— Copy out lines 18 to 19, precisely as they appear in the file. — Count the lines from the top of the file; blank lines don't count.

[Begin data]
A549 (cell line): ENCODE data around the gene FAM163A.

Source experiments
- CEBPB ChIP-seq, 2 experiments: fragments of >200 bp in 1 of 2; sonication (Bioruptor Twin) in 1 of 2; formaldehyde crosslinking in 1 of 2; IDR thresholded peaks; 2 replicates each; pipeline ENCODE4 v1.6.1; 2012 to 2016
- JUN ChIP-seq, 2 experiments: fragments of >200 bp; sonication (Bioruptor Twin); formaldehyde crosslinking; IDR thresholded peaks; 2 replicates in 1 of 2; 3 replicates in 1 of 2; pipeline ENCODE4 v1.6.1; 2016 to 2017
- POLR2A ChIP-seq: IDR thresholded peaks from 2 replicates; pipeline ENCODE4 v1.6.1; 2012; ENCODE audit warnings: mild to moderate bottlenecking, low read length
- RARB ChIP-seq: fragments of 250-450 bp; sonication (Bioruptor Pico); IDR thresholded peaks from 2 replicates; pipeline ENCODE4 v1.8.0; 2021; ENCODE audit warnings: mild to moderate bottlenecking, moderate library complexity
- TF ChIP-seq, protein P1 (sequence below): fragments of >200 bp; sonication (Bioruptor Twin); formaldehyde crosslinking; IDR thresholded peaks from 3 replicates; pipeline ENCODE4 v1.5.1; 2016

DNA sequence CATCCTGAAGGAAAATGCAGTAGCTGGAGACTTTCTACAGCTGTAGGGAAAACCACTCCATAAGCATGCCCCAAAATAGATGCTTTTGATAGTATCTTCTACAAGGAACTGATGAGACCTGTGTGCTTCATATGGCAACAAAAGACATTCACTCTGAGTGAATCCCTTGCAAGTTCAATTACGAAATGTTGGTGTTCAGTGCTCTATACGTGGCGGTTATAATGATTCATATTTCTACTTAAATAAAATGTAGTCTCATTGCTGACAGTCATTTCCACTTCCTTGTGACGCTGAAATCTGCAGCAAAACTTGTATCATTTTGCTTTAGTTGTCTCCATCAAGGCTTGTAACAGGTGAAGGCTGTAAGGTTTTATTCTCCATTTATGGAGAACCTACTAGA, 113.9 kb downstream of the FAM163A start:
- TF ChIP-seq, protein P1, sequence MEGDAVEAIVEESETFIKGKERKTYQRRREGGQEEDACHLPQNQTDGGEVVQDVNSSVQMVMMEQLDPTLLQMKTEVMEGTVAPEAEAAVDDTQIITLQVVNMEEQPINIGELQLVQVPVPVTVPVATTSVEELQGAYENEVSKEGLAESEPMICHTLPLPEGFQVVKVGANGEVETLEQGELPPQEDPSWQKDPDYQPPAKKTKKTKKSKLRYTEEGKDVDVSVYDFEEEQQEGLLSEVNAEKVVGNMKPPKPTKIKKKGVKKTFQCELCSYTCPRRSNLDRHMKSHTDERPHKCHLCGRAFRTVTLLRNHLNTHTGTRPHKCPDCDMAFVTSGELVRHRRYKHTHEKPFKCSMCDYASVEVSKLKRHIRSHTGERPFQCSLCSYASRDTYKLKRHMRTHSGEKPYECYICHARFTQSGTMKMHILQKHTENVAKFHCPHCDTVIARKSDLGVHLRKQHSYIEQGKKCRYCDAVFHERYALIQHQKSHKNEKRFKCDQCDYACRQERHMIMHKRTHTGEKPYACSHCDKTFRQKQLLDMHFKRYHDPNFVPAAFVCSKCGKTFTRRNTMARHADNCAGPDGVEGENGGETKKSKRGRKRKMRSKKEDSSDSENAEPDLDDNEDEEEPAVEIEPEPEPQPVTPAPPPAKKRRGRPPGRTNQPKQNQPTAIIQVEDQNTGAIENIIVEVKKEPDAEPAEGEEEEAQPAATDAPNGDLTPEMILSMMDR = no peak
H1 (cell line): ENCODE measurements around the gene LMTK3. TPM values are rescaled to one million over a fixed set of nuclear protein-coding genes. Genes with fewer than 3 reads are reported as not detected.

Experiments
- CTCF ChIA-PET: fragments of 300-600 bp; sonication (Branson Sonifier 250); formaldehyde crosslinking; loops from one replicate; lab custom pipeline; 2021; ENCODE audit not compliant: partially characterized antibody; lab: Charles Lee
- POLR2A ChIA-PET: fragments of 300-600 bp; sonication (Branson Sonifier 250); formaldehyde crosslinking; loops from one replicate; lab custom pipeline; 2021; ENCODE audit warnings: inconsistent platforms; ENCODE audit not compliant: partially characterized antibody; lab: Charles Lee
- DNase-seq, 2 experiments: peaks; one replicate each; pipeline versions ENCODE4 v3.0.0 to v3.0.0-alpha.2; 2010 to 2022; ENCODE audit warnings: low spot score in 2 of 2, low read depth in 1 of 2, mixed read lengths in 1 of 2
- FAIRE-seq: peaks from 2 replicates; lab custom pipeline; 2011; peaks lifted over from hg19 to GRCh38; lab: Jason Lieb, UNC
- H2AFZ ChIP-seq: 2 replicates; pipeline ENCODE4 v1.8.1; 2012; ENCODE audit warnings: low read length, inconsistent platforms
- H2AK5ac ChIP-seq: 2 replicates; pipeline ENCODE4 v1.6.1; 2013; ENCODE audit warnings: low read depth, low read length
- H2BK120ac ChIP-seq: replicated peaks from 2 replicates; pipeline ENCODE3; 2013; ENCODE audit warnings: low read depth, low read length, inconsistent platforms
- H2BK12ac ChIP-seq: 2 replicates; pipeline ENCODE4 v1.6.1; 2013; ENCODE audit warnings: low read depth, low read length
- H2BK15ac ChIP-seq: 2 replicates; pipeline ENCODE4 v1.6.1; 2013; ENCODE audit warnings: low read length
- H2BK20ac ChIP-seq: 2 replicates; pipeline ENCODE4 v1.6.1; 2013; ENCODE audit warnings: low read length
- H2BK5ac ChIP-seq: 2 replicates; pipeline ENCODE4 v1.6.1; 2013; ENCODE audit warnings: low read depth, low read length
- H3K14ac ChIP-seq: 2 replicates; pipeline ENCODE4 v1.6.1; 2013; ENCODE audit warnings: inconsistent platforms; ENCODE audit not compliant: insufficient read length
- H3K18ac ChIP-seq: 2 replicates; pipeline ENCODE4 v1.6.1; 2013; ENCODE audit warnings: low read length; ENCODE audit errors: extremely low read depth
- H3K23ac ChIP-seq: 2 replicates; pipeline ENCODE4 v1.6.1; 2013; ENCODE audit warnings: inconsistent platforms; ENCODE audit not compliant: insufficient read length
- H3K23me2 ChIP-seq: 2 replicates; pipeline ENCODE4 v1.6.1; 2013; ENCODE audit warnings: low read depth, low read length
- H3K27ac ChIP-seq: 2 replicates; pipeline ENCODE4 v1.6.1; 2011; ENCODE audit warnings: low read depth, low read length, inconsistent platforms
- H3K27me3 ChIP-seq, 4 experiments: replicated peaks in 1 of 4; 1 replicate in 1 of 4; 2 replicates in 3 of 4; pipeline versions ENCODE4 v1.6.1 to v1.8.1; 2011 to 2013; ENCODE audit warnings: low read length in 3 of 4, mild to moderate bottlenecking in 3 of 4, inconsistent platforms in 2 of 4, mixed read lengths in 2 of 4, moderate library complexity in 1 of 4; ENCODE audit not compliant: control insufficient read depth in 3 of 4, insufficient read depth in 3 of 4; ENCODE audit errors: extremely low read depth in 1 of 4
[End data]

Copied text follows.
- H2BK120ac ChIP-seq: replicated peaks from 2 replicates; pipeline ENCODE3; 2013; ENCODE audit warnings: low read depth, low read length, inconsistent platforms
- H2BK12ac ChIP-seq: 2 replicates; pipeline ENCODE4 v1.6.1; 2013; ENCODE audit warnings: low read depth, low read length